LuAnn although I am not American is very stirring as those who served for our freedoms came from so many countries. The photo of the cemetery is shocking. So many crosses it is hard to fathom.
It is like a sea of headstones. Very difficult to fathom so many lives lost, so many at such a young age.
Thank you for this very moving post.
Very moving images, LuAnn. This is such a hallowed place. I was moved beyond words as I walked through there, a few years ago.
We were as well Sylvia. Thanks for stopping by.
I loved Arlington… I had a feeling of companionship when entering the area… having lost so many friends on the Rhodesian border one feels the somberness of the whole area… As for the changing of the guard, pure brilliance…
I cannot believe it has taken me this long to see it…a breathtaking yet very sad setting. Glad you got a chance to visit Bulldog.
Thank you for this very evocative and poignant post LuAnn. A lovely tribute to your heroes on memorial day.
My pleasure Madhu. I hope you had a lovely weekend.
It is hard to think about war and the sacrifice our people give for freedom.
It all seems so senseless to me.
Yes, like so much in this world, past future and present.
A lovely post. We must never forget.
Thanks Carol. Where are you two right now since it is so hot in AZ? Or is it a secret? 😉
No. No secret. We are still in hot hot hot and getting hotter AZ but only for another month.Then we’re heading back to Europe. Bring on that rain and those grey days. What have we done?
I remembered well living in Phoenix and praying for a cloudy, rainy day. Too many days of just hot sunny weather is about as exciting as too many cloudy days back here in the East. Any closer to making any final living arrangements?
We’re getting there. We’ve made the big decision. We’re going to be busy over the next few months – including two weddings and a baby. Oh! That sounds like a blog post! That would be a grandbaby. We’re crazy, but not that crazy.
Glad to hear you are making progress. Nothing would surprise me about you. 😉 Congratulations on the grand baby!
Thank you. Less than a week to go till her arrival! I’m wondering about your comment. Am I that wacky? I hope so. Normal is so boring.
I love wacky! Normal is so overrated. Hubby definitely thinks I’m a bit wacky. 😆
Kindred spirits. 😉
Thank you for your post. Do try to get back when it is quiet. It is hard to describe how my heart was caught by the quiet and peacefulness when I was there on a less attended day. If you are in the area around the first weekend of Dec. (and if this is still done) on Antietam battlefield in Maryland, local groups place a luminaria (sand filled paper bag with lit candle inside) for each casualty. Over 20,000 luminarias stretching over many acres of what is now mostly farmland. Vehicles line up on the road for a turn to drive through. Incredibly moving! We were there in 2000, but I understood that it is done every year.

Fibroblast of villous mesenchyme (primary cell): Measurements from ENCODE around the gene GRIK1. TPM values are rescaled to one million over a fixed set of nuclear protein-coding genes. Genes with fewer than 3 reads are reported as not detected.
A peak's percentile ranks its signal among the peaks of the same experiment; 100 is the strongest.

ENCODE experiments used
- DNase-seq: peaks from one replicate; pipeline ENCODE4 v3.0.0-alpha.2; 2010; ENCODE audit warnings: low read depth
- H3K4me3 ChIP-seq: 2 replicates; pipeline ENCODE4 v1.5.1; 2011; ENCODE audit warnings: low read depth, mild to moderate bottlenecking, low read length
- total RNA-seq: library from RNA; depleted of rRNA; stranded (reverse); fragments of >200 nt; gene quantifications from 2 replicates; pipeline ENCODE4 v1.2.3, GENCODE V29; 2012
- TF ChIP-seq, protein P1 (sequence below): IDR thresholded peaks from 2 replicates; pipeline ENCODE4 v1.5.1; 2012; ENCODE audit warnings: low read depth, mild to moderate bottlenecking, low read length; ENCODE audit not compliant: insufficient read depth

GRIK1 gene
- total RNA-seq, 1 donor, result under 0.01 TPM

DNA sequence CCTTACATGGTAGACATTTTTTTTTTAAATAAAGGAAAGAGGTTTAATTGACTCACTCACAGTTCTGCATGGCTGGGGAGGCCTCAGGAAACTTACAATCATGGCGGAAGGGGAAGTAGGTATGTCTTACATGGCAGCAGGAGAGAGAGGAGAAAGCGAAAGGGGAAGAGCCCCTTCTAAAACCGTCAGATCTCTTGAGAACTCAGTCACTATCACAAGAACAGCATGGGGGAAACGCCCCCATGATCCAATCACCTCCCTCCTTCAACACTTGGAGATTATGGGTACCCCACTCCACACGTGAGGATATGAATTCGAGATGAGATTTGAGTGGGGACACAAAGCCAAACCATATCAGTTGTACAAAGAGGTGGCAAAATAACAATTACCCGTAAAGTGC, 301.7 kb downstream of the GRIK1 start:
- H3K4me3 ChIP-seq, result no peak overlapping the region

We will not be here in December but would love to see this. I love luminaries. When we lived in the historic district of Phoenix we would get together with our neighbors and line the streets with them at Christmas. I can’t imagine how moving it would be to see acres of them at Antietam. I am going to Google this to see if any images pop up. Thanks Mary Ann! 🙂
LuAnn, I was curious so I Googled this myself. Look up Antietam Battlefield Illumination and find lots of info. It is still being done, and some sites have pictures.
I saw some pictures and would love to see this in person. Thanks for telling me about it. 🙂
I’ve heard them cried. I’ve fold that flag and given it to them. I’ve fired the rifle saluting and honoring them. Thank you for remembering our fallen comrades.
What an honor to be a part of such a ceremony Rommel. It was quite a moving experience for us to witness.
Thank you for this beautiful and moving post, LuAnn. I always take time on Memorial Day to contemplate the sacrifices made by so many during times of war; and offer up a prayer that we may be wise and compassionate enough to avoid future wars.
That is my prayer as well Laurel. Looking at the hillsides full of gravestones, it all seems so senseless.
LuAnn, what a moving experience this must have been; to witness a burial and see the tomb of the unknown soldier. Just to be there is probably beyond description. You captured the cemetery beautifully.
Thanks Sheila. It was a very touching moment.
You couldn’t of been at a more perfect place this past weekend. I have never been here…so really enjoyed these pictures.
a fine tribute my friend and something we should all take note of and never forget.
Thank you, LuAnn…
My pleasure Amy.